VANCOUVER (Reuters) - If Canada’s dramatic overtime gold medal win over the United States marked the National Hockey League’s final bow on the Winter Olympic stage, they depart to a rousing standing ovation.
With the NHL questioning its Olympic involvement and no agreement in place for future Games, the 2010 Vancouver Games may well be remembered as the last time ice hockey’s very best faced off against each other for gold.
What a way to go if so.
Sidney Crosby’s golden goal 7:40 into overtime provided a breathless finish to an electric Olympic tournament that somehow managed to live-up to the immense pre-Games hype of being the greatest hockey competition of all-time.
The 13-day Olympic tournament delivered some of the most gripping and compelling hockey witnessed on any sheet of ice.
With players in mid-season form, battling for medals that have grown increasingly important, the hockey produced by 12 countries was of the highest quality.
But gushing reviews and blockbuster television ratings in Canada and U.S. are still not likely to convince NHL owners to immediately sign on for another tour of Olympic duty after their players made their Olympic debut in the 1998 Games in Nagano, Japan.
The decision on whether to take part in the 2014 Sochi Winter Games will be made when the NHL and the players sit down to negotiate the NHL’s next collective bargaining agreement — not during the climax of an Olympic hockey love-in.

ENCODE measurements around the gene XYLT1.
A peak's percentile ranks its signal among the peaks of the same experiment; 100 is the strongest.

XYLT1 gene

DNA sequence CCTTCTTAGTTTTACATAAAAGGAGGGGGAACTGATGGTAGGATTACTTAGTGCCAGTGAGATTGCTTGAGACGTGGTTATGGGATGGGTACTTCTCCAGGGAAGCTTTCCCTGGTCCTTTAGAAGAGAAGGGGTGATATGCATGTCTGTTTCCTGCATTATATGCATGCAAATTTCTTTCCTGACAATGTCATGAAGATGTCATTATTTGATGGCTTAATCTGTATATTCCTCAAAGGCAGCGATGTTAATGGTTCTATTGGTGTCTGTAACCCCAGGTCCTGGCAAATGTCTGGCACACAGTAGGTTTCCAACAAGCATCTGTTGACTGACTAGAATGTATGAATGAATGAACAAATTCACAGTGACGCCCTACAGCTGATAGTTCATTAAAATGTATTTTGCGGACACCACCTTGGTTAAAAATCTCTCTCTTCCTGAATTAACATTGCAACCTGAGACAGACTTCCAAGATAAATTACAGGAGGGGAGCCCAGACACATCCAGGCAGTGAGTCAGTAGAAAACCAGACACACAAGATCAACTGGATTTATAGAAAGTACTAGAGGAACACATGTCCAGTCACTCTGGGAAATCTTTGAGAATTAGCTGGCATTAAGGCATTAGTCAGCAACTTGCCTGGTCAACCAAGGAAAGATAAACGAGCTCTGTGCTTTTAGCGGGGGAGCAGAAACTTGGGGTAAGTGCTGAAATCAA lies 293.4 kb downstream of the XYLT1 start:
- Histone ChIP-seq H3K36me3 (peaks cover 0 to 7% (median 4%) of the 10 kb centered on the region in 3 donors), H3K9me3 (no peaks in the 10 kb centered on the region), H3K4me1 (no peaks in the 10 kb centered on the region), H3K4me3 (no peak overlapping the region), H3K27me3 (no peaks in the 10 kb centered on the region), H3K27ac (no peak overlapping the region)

“It’s clear when you look at these Games from 30,000 feet, it’s all good but you do have to take a step back on ground level and look at the impact on our season,” NHL commissioner Gary Bettman told reporters during a visit to the Games.
“It’s naive for anyone to think the Olympics are great so let’s go.
“We need to understand that there is an impact on our season and what can we do to balance that impact in a way that makes sense to go.
“If you look at this in a vacuum and all you are worried about is the two weeks of the Olympics it is not a very difficult decision but we don’t exist in that vacuum.”
While Bettman will not rush into an Olympic embrace, players and coaches, International Olympic Committee President Jacques Rogge and International Ice Hockey Federation (IIHF) chief Rene Fasel are all pushing Bettman to the NHL to make the trip to Sochi.
“I hope the (NHL) players get to go to Sochi,” U.S. coach Ron Wilson told reporters after his team accepted their silver medals. “I think it’s great for hockey. I think we have to give back to all fans everywhere.
“We do a pretty good job of stealing players from every country and I think we owe their fans an opportunity to witness a tournament like this.”
Certainly what unfolded on the Olympic ice in Vancouver will not be quickly forgotten.
In a country where hockey is closer to religion than a simple sporting pastime, Canada were under crushing pressure to deliver the gold medal that mattered more than any other to them.
Team Canada took the country on a gut-wrenching, thrill-a-second roller-coaster ride to the gold that included a shootout win over Switzerland, a loss to the U.S. and a heart-stopping semi-final victory over Slovakia.
Ninth-ranked Slovakia emerged as the Olympic tournament’s surprise package, upsetting Russia in preliminary round play then ending Sweden’s gold medal defense in the quarter-finals.
But Slovakia could not return home with their first ever Olympic medal, losing a nail-biter semi-final to Canada and then to Finland on Saturday in the bronze medal game.
Russia arrived in Vancouver as the world’s top ranked nation and sky-high expectations but also failed to depart with a medal after being bundled out in the quarter-finals by their old rivals Canada.
Like Canada, gold will be the goal when Russia host the 2014 Games but the road to the podium might be harder without NHLers like Alexander Ovechkin showing the way.
Editing by Jon Bramley